So what is wrong with “The Powerful Teacher Doctrine?” We, as Americans, love our heroes, and we have created quite a few, and are quite fond of creating them when none exist; just look at our movie industry. Now, in the interest of school privatization, in the interest of dismantling the teaching profession, and in the interest of accountability promotion, it has been declared that achievement is to be balanced entirely on the backs of teachers. In doing so, we have created conditions in our education system so that teachers may demonstrate their “heroic efforts” against all odds to increase student achievement. We want our teachers succeed against powerful odds, so we create a system, both educational and socially, that forces heroic action. These conditions are created by our politicians, policymakers, state education leaders, who continue to use the “Powerful Teacher Doctrine” to starve schools, classrooms, and teachers of funding, because all that matters is getting a good, heroic teacher in those schools in classrooms and student achievement will increase. Our education leaders and politicians keep education funding stagnant and then expect our schools and teachers to overcome the mess they’ve created.
It is no doubt that education funding remains stagnant. Just look at North Carolina as an example. I haven’t seen a new textbook in five years in our school, and that’s in any subject area. Our legislature this year provided a meager $25 million on the table for textbooks statewide. By the time that’s distributed to the schools, schools like mine only receive around $2,500. Now, how many textbooks can you purchase with that? Just look at the price of a popular science textbook. Take Glencoe’s current student biology text priced at $87.48. If you do the math, purchasing a class set of only 30 is $2624.40. A class set means that not every student gets a textbook either. This is a pure example of how our state politicians and education leaders are using the “Powerful Teacher Doctrine” to keep education funding low in the area of textbooks. After all, the extension of this belief is, "The omnipotent teacher is resourceful and can find ways to teach students without resources.” All we need are good teachers in the classrooms and the resource problem will take care of itself.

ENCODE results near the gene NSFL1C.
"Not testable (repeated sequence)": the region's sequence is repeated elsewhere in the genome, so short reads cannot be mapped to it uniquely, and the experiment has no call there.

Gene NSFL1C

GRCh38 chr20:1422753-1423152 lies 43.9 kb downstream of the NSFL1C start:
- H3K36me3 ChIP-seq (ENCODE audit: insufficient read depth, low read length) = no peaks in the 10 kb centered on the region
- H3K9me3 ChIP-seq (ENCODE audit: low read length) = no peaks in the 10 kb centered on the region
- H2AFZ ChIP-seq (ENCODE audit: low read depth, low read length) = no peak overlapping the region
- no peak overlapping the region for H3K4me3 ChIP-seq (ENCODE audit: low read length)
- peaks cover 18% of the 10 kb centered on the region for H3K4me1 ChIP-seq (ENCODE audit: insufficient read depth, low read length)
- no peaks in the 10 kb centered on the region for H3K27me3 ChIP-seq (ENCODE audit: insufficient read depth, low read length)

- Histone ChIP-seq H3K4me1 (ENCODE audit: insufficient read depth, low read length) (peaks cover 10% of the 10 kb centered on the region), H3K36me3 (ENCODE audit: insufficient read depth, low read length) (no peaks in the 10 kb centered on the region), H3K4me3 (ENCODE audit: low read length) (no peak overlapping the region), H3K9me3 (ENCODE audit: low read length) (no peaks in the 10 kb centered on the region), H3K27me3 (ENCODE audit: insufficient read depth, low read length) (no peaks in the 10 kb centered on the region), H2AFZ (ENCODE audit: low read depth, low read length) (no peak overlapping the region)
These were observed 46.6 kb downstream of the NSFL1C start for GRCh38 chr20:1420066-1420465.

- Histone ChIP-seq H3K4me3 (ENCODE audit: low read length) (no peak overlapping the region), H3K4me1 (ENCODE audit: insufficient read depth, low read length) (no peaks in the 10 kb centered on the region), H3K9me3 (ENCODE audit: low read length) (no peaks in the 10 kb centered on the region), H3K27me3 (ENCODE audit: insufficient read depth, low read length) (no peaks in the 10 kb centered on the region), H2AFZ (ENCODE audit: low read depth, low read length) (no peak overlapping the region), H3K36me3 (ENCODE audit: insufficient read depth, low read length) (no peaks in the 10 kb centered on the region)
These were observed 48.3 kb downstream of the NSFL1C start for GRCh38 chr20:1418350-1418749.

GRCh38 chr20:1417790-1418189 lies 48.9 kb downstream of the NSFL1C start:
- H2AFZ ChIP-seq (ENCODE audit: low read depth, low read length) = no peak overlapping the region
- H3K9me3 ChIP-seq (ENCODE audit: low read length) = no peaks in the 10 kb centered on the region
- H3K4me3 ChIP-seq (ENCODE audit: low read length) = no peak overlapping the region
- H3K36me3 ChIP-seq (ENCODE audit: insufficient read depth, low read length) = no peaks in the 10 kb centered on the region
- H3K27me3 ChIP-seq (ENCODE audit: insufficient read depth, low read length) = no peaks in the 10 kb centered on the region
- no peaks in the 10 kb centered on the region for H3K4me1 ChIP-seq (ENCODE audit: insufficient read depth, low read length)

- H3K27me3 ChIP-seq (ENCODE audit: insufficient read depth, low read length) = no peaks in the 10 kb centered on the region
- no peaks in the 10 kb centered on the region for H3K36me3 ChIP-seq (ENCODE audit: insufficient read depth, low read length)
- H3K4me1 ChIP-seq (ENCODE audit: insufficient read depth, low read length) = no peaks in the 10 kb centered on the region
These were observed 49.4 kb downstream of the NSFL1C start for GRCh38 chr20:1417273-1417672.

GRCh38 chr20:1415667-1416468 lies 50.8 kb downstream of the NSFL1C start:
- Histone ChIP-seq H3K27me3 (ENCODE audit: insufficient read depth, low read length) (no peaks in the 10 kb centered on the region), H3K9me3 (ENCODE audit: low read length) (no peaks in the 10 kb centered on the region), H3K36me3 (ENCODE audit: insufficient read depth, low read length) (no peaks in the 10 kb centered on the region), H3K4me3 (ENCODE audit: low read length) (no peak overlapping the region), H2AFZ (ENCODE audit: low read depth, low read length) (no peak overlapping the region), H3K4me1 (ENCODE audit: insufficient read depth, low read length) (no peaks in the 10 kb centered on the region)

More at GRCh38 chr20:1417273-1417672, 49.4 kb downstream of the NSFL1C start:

This “Powerful Teacher Doctrine” drives other areas of funding as well. North Carolina spends a miniscule amount on professional development too. Teachers are often forced to pay out of their own pockets to attend national conferences in their teaching specialities because there is no funding for such activities. Once again, this belief that good teachers will find ways and resources to improve their instruction is the underlying belief. Many good teachers do find ways to learn how to improve their craft. But when one looks to the medical field or business, these organization invest in resources for professional learning. Not so in public education. The expectation is that teachers come out of college, fully-developed professionally and willing to pay for their own training if it is needed.
My whole point here is not to deny the impact a teacher can have on students in their classrooms. They do impact student learning. The problem I have with the “Powerful Teacher Doctrine” is that our politicians, policymakers, and some educators use it as an excuse to not adequately fund and provide resources needed for education. School leaders often buy into this argument so much, that they forget to advocate for increased resources. They make a conscious decision that “advocating for increased resources for my school or district” is outside my sphere of influence, so they give up. It is this very thinking that has put our schools in the starved conditions in which they operate.